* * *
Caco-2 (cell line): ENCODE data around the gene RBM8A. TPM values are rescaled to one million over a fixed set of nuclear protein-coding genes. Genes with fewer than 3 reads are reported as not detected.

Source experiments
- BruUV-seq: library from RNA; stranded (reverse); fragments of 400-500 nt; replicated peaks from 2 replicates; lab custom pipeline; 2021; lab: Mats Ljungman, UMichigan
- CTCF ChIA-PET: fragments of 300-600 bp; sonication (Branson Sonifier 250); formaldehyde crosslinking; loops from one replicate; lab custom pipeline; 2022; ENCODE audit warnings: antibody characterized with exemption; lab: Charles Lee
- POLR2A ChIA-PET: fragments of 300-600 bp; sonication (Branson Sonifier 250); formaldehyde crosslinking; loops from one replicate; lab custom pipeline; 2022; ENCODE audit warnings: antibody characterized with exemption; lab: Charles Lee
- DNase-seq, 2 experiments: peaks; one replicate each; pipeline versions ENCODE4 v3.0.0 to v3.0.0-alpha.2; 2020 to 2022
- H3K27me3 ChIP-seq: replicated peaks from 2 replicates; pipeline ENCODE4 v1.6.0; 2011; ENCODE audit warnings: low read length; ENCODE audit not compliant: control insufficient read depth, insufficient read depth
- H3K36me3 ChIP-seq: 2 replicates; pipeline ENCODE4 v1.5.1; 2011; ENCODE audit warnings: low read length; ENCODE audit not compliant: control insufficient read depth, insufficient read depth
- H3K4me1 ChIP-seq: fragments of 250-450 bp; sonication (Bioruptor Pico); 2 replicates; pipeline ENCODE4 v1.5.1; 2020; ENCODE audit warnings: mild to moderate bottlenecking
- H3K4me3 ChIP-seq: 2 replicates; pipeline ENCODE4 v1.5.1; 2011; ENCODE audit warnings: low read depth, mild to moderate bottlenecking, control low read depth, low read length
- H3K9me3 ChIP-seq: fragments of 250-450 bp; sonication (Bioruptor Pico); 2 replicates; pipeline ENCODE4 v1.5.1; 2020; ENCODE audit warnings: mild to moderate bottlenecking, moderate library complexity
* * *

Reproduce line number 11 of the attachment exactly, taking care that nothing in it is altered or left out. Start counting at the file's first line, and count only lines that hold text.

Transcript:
- H3K9me3 ChIP-seq: fragments of 250-450 bp; sonication (Bioruptor Pico); 2 replicates; pipeline ENCODE4 v1.5.1; 2020; ENCODE audit warnings: mild to moderate bottlenecking, moderate library complexity